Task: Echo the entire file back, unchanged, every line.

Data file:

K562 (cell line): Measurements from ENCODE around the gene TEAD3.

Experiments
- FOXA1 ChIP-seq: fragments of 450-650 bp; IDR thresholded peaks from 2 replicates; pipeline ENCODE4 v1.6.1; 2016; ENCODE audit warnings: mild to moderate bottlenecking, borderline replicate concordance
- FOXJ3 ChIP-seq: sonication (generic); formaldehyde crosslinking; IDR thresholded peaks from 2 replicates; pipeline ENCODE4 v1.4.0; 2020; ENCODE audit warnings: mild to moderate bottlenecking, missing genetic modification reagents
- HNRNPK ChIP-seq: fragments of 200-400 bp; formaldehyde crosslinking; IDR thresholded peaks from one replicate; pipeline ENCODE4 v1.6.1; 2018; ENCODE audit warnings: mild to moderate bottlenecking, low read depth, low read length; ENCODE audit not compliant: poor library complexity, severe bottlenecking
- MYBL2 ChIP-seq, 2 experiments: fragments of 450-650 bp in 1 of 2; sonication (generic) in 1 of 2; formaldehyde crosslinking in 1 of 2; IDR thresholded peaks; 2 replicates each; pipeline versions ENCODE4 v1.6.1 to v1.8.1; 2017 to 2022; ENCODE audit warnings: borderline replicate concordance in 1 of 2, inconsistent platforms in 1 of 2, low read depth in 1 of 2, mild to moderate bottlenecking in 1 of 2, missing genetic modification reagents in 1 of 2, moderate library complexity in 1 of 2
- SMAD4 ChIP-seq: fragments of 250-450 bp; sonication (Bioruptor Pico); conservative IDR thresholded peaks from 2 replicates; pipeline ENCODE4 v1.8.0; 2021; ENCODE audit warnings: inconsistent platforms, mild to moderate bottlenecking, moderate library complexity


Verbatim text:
K562 (cell line): Measurements from ENCODE around the gene TEAD3.

Experiments
- FOXA1 ChIP-seq: fragments of 450-650 bp; IDR thresholded peaks from 2 replicates; pipeline ENCODE4 v1.6.1; 2016; ENCODE audit warnings: mild to moderate bottlenecking, borderline replicate concordance
- FOXJ3 ChIP-seq: sonication (generic); formaldehyde crosslinking; IDR thresholded peaks from 2 replicates; pipeline ENCODE4 v1.4.0; 2020; ENCODE audit warnings: mild to moderate bottlenecking, missing genetic modification reagents
- HNRNPK ChIP-seq: fragments of 200-400 bp; formaldehyde crosslinking; IDR thresholded peaks from one replicate; pipeline ENCODE4 v1.6.1; 2018; ENCODE audit warnings: mild to moderate bottlenecking, low read depth, low read length; ENCODE audit not compliant: poor library complexity, severe bottlenecking
- MYBL2 ChIP-seq, 2 experiments: fragments of 450-650 bp in 1 of 2; sonication (generic) in 1 of 2; formaldehyde crosslinking in 1 of 2; IDR thresholded peaks; 2 replicates each; pipeline versions ENCODE4 v1.6.1 to v1.8.1; 2017 to 2022; ENCODE audit warnings: borderline replicate concordance in 1 of 2, inconsistent platforms in 1 of 2, low read depth in 1 of 2, mild to moderate bottlenecking in 1 of 2, missing genetic modification reagents in 1 of 2, moderate library complexity in 1 of 2
- SMAD4 ChIP-seq: fragments of 250-450 bp; sonication (Bioruptor Pico); conservative IDR thresholded peaks from 2 replicates; pipeline ENCODE4 v1.8.0; 2021; ENCODE audit warnings: inconsistent platforms, mild to moderate bottlenecking, moderate library complexity